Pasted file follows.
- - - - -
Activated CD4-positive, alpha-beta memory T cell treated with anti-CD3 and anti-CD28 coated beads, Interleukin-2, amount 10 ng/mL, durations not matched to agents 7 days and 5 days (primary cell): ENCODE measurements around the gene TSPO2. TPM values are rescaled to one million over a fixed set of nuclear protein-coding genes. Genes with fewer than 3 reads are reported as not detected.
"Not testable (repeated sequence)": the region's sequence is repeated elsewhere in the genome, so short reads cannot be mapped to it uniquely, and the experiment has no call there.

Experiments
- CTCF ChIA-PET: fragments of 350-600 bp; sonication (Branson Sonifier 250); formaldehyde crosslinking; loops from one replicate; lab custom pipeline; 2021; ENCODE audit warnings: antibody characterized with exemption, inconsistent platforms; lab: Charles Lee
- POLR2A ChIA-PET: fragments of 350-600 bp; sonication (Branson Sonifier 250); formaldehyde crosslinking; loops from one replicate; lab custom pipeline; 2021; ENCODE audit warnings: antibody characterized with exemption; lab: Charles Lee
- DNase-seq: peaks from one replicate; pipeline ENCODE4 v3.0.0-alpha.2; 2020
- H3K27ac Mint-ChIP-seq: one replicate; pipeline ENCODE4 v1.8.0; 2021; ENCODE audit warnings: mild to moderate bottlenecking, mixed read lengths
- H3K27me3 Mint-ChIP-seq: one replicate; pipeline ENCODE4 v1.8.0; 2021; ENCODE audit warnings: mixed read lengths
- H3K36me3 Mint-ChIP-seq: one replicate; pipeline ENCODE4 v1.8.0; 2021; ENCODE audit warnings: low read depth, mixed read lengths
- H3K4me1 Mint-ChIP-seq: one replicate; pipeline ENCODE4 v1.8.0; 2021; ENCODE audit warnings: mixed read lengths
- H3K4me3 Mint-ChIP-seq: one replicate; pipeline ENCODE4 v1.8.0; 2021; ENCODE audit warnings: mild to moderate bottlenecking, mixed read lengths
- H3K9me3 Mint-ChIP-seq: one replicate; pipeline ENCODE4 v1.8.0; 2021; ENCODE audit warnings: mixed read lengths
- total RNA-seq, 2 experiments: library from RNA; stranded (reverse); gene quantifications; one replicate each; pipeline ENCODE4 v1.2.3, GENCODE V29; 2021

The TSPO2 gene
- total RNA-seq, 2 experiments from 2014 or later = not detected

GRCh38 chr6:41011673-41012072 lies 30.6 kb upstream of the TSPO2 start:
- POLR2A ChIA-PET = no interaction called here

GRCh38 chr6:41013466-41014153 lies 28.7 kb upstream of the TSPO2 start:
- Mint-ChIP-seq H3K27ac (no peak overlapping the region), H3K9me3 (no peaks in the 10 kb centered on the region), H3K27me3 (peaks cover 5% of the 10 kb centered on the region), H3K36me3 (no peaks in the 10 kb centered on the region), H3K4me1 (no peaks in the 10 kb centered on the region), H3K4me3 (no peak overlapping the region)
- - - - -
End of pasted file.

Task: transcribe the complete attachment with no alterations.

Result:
Activated CD4-positive, alpha-beta memory T cell treated with anti-CD3 and anti-CD28 coated beads, Interleukin-2, amount 10 ng/mL, durations not matched to agents 7 days and 5 days (primary cell): ENCODE measurements around the gene TSPO2. TPM values are rescaled to one million over a fixed set of nuclear protein-coding genes. Genes with fewer than 3 reads are reported as not detected.
"Not testable (repeated sequence)": the region's sequence is repeated elsewhere in the genome, so short reads cannot be mapped to it uniquely, and the experiment has no call there.

Experiments
- CTCF ChIA-PET: fragments of 350-600 bp; sonication (Branson Sonifier 250); formaldehyde crosslinking; loops from one replicate; lab custom pipeline; 2021; ENCODE audit warnings: antibody characterized with exemption, inconsistent platforms; lab: Charles Lee
- POLR2A ChIA-PET: fragments of 350-600 bp; sonication (Branson Sonifier 250); formaldehyde crosslinking; loops from one replicate; lab custom pipeline; 2021; ENCODE audit warnings: antibody characterized with exemption; lab: Charles Lee
- DNase-seq: peaks from one replicate; pipeline ENCODE4 v3.0.0-alpha.2; 2020
- H3K27ac Mint-ChIP-seq: one replicate; pipeline ENCODE4 v1.8.0; 2021; ENCODE audit warnings: mild to moderate bottlenecking, mixed read lengths
- H3K27me3 Mint-ChIP-seq: one replicate; pipeline ENCODE4 v1.8.0; 2021; ENCODE audit warnings: mixed read lengths
- H3K36me3 Mint-ChIP-seq: one replicate; pipeline ENCODE4 v1.8.0; 2021; ENCODE audit warnings: low read depth, mixed read lengths
- H3K4me1 Mint-ChIP-seq: one replicate; pipeline ENCODE4 v1.8.0; 2021; ENCODE audit warnings: mixed read lengths
- H3K4me3 Mint-ChIP-seq: one replicate; pipeline ENCODE4 v1.8.0; 2021; ENCODE audit warnings: mild to moderate bottlenecking, mixed read lengths
- H3K9me3 Mint-ChIP-seq: one replicate; pipeline ENCODE4 v1.8.0; 2021; ENCODE audit warnings: mixed read lengths
- total RNA-seq, 2 experiments: library from RNA; stranded (reverse); gene quantifications; one replicate each; pipeline ENCODE4 v1.2.3, GENCODE V29; 2021

The TSPO2 gene
- total RNA-seq, 2 experiments from 2014 or later = not detected

GRCh38 chr6:41011673-41012072 lies 30.6 kb upstream of the TSPO2 start:
- POLR2A ChIA-PET = no interaction called here

GRCh38 chr6:41013466-41014153 lies 28.7 kb upstream of the TSPO2 start:
- Mint-ChIP-seq H3K27ac (no peak overlapping the region), H3K9me3 (no peaks in the 10 kb centered on the region), H3K27me3 (peaks cover 5% of the 10 kb centered on the region), H3K36me3 (no peaks in the 10 kb centered on the region), H3K4me1 (no peaks in the 10 kb centered on the region), H3K4me3 (no peak overlapping the region)